Although we may take for granted the variety of contraceptive, or birth control, methods
available in the United States today, this situation is relatively recent. Through much of
American history both the methods available for contraception and the laws concerning
their use have been restrictive. In the 1870s, Anthony Comstock, then secretary of the New
York Society for the Suppression of Vice, succeeded in enacting national laws that
prohibited the dissemination of contraceptive information through the U.S. mail on the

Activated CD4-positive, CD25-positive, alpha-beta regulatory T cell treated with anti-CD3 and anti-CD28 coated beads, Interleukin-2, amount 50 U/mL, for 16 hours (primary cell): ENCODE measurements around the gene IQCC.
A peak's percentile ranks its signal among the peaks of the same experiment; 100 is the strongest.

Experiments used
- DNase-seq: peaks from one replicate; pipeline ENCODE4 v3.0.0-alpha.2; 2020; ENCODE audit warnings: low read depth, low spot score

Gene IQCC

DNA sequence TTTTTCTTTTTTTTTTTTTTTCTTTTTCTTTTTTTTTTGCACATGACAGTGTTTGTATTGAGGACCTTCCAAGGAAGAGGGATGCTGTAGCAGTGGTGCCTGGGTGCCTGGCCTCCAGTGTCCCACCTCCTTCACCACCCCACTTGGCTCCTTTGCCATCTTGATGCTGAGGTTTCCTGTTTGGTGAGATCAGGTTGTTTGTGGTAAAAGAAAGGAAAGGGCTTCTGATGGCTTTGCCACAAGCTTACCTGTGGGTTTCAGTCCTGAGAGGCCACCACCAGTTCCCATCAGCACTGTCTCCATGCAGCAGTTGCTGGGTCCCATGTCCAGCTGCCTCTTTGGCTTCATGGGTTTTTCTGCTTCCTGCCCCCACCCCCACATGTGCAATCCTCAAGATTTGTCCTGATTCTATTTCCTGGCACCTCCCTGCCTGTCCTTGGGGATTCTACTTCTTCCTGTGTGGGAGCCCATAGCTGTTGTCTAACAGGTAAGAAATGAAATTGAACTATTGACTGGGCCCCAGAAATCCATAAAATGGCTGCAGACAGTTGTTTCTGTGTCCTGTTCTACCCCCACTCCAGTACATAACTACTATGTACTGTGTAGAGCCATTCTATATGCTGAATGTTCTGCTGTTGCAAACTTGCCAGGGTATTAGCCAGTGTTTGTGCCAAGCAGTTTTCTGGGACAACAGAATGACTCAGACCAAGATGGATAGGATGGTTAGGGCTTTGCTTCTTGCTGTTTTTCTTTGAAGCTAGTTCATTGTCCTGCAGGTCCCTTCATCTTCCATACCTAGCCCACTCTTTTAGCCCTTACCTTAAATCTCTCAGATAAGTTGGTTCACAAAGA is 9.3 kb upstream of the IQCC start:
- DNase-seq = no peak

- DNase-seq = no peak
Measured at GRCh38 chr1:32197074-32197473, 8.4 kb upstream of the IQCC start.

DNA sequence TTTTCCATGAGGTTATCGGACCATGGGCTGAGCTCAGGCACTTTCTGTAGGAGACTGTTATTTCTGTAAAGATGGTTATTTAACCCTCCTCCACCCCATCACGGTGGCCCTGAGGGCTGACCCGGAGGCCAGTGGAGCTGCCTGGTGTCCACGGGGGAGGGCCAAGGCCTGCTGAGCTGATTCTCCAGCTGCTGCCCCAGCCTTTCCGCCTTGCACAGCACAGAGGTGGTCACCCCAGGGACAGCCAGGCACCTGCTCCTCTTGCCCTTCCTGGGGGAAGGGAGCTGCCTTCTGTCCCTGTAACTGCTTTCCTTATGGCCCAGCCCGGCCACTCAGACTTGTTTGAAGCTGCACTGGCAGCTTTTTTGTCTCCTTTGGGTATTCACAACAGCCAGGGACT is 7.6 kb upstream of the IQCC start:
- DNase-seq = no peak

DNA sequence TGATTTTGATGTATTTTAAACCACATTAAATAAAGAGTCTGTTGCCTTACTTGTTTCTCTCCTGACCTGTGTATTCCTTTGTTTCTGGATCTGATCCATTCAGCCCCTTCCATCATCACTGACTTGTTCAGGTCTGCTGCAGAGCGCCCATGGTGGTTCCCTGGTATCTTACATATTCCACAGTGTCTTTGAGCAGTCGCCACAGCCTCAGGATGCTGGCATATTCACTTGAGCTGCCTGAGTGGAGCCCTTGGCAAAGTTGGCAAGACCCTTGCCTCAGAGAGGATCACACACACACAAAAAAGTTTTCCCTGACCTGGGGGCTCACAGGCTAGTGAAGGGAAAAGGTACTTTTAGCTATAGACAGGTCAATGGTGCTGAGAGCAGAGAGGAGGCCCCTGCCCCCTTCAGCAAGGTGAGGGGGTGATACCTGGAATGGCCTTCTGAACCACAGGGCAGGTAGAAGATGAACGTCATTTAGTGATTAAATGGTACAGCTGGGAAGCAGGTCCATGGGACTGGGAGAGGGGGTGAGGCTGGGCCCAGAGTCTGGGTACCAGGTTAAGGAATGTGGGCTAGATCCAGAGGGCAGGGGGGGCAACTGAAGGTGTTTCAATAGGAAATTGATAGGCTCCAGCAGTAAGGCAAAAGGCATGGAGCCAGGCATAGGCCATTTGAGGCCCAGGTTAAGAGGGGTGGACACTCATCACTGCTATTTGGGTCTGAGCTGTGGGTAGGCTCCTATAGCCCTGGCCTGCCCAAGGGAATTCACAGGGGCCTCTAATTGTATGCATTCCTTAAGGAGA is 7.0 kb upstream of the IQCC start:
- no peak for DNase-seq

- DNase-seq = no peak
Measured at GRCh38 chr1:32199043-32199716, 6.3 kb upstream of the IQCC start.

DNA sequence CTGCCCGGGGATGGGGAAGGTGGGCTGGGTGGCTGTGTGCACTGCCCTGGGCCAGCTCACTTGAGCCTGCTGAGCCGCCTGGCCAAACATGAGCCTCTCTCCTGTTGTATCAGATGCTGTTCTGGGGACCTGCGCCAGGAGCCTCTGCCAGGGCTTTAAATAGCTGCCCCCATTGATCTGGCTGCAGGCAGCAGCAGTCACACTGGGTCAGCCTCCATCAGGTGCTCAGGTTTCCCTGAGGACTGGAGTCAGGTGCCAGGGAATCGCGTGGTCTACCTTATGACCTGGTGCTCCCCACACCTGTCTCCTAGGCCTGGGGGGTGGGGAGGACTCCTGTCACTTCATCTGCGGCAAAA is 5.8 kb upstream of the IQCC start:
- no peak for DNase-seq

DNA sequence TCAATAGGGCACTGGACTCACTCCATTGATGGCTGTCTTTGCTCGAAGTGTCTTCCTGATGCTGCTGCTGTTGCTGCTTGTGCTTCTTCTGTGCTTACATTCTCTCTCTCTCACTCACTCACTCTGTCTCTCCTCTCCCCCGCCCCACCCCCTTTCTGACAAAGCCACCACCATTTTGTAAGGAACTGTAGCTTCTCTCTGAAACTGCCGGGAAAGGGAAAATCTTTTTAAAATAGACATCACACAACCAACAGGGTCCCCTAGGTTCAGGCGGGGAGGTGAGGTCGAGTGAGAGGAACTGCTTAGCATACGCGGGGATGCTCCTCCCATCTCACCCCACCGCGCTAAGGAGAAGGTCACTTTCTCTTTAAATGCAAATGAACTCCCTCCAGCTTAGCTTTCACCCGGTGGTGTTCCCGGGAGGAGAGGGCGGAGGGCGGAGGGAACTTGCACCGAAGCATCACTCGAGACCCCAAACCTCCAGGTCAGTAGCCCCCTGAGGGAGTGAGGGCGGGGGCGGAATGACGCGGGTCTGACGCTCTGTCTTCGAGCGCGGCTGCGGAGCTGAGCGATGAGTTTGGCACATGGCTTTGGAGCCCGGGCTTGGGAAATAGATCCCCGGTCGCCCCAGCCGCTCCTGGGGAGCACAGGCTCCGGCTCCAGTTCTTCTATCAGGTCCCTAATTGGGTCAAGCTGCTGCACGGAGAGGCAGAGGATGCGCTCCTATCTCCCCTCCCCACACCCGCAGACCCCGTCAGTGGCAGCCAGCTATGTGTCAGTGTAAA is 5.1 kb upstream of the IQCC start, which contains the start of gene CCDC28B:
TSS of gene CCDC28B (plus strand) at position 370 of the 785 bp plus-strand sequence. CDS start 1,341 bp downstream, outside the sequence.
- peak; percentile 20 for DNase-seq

grounds that such information was obscene; these laws were known as the Comstock Laws.
At that time, the only legitimate form of birth control was abstinence, and reproduction
was viewed as the only acceptable reason for sexual intercourse.
Margaret Sanger dedicated herself to helping women and families have every child
be a wanted child.
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